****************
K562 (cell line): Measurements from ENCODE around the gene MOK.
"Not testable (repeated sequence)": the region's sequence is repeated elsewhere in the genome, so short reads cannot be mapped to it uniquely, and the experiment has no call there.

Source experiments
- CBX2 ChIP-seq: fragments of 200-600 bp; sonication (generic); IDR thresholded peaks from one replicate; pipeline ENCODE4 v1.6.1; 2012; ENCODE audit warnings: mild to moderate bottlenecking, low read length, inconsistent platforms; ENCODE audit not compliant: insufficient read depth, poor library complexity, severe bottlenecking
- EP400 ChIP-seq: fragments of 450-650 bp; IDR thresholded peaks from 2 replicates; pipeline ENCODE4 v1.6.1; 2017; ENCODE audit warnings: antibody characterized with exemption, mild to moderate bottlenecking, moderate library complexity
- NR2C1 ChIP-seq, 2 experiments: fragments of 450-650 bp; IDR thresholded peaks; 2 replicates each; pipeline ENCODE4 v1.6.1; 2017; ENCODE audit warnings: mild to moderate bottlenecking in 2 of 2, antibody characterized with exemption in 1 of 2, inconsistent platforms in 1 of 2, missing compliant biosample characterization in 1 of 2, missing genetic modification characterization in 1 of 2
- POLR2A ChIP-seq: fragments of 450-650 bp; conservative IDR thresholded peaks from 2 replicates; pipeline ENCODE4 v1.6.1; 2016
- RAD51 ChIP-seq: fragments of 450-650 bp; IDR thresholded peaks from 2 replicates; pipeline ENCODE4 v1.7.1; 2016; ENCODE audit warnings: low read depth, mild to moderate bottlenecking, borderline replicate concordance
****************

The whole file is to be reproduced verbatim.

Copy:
K562 (cell line): Measurements from ENCODE around the gene MOK.
"Not testable (repeated sequence)": the region's sequence is repeated elsewhere in the genome, so short reads cannot be mapped to it uniquely, and the experiment has no call there.

Source experiments
- CBX2 ChIP-seq: fragments of 200-600 bp; sonication (generic); IDR thresholded peaks from one replicate; pipeline ENCODE4 v1.6.1; 2012; ENCODE audit warnings: mild to moderate bottlenecking, low read length, inconsistent platforms; ENCODE audit not compliant: insufficient read depth, poor library complexity, severe bottlenecking
- EP400 ChIP-seq: fragments of 450-650 bp; IDR thresholded peaks from 2 replicates; pipeline ENCODE4 v1.6.1; 2017; ENCODE audit warnings: antibody characterized with exemption, mild to moderate bottlenecking, moderate library complexity
- NR2C1 ChIP-seq, 2 experiments: fragments of 450-650 bp; IDR thresholded peaks; 2 replicates each; pipeline ENCODE4 v1.6.1; 2017; ENCODE audit warnings: mild to moderate bottlenecking in 2 of 2, antibody characterized with exemption in 1 of 2, inconsistent platforms in 1 of 2, missing compliant biosample characterization in 1 of 2, missing genetic modification characterization in 1 of 2
- POLR2A ChIP-seq: fragments of 450-650 bp; conservative IDR thresholded peaks from 2 replicates; pipeline ENCODE4 v1.6.1; 2016
- RAD51 ChIP-seq: fragments of 450-650 bp; IDR thresholded peaks from 2 replicates; pipeline ENCODE4 v1.7.1; 2016; ENCODE audit warnings: low read depth, mild to moderate bottlenecking, borderline replicate concordance